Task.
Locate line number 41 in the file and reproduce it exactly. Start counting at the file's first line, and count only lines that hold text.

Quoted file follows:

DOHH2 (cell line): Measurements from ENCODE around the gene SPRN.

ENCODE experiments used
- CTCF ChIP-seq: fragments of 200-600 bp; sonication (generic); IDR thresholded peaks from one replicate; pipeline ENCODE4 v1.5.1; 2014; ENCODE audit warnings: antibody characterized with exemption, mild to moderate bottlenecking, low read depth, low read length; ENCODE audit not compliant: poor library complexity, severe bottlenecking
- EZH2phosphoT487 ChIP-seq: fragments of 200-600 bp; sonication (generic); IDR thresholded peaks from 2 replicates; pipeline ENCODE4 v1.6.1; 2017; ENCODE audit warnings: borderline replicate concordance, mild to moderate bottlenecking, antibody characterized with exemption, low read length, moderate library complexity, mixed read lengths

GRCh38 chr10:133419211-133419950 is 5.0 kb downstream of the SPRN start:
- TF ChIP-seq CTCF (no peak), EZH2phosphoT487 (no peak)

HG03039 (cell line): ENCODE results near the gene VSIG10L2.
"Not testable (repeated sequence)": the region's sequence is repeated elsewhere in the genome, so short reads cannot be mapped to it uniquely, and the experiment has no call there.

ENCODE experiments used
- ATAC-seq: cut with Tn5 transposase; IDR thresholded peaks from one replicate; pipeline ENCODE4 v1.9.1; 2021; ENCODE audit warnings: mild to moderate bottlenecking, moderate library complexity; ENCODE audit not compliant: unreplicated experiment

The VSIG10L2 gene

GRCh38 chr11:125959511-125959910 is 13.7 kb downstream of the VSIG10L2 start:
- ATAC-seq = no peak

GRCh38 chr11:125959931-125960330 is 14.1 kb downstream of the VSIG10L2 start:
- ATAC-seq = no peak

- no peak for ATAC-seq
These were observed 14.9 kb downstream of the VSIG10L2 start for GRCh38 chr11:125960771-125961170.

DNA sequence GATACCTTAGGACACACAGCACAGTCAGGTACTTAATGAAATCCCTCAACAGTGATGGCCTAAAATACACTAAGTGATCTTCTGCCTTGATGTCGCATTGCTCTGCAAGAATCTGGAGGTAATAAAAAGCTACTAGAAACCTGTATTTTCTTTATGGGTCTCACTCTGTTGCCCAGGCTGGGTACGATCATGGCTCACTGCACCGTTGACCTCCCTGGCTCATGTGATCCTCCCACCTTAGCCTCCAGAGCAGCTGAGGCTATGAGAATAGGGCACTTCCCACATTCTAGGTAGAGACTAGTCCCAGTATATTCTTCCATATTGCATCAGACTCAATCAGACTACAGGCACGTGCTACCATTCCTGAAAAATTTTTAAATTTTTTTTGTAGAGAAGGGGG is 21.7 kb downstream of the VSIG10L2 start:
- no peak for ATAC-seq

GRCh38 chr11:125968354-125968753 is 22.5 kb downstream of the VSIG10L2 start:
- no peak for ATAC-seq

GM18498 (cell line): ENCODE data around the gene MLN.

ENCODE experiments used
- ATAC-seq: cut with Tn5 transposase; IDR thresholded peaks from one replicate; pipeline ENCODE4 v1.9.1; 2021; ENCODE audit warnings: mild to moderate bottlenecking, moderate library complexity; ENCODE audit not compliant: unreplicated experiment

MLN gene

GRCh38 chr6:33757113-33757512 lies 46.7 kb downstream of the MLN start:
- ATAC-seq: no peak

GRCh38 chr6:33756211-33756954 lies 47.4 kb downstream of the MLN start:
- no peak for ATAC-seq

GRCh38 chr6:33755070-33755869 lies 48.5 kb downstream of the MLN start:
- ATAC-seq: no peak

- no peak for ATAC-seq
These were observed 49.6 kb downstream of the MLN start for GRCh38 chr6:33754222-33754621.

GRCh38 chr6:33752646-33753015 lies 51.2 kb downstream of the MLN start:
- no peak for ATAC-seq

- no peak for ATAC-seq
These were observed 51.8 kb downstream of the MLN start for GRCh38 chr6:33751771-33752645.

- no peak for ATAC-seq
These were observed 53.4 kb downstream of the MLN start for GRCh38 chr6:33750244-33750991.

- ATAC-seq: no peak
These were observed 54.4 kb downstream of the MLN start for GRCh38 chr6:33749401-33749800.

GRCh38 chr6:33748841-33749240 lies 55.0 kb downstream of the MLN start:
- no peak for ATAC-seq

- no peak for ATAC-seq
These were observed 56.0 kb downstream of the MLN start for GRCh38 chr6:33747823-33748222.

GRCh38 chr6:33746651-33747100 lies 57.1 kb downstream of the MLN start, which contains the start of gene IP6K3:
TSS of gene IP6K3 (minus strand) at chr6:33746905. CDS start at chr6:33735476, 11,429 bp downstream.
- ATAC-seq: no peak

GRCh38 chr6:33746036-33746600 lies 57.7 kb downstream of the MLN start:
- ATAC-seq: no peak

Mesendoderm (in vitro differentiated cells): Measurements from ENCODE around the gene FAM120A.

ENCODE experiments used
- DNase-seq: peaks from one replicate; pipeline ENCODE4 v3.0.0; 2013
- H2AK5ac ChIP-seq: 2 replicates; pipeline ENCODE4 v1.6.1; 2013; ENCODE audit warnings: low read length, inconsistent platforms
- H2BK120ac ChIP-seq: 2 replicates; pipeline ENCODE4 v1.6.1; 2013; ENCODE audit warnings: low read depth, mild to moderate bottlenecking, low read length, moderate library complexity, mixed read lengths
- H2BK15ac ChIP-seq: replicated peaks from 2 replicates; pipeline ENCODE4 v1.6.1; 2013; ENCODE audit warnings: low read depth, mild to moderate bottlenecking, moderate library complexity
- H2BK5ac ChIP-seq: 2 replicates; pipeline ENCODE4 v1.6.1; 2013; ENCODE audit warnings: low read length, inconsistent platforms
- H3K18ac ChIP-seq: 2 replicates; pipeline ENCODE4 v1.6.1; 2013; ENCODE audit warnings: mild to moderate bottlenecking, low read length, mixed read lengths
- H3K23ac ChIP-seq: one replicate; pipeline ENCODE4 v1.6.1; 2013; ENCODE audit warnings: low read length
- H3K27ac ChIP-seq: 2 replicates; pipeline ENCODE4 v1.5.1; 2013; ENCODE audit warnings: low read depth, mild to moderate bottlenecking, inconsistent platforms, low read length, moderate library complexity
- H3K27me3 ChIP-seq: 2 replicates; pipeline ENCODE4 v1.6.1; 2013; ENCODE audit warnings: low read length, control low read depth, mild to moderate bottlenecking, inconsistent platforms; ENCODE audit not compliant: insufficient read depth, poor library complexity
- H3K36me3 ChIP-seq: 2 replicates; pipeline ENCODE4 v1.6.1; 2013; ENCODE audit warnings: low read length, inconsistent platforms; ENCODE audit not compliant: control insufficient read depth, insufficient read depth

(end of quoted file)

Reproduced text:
These were observed 54.4 kb downstream of the MLN start for GRCh38 chr6:33749401-33749800.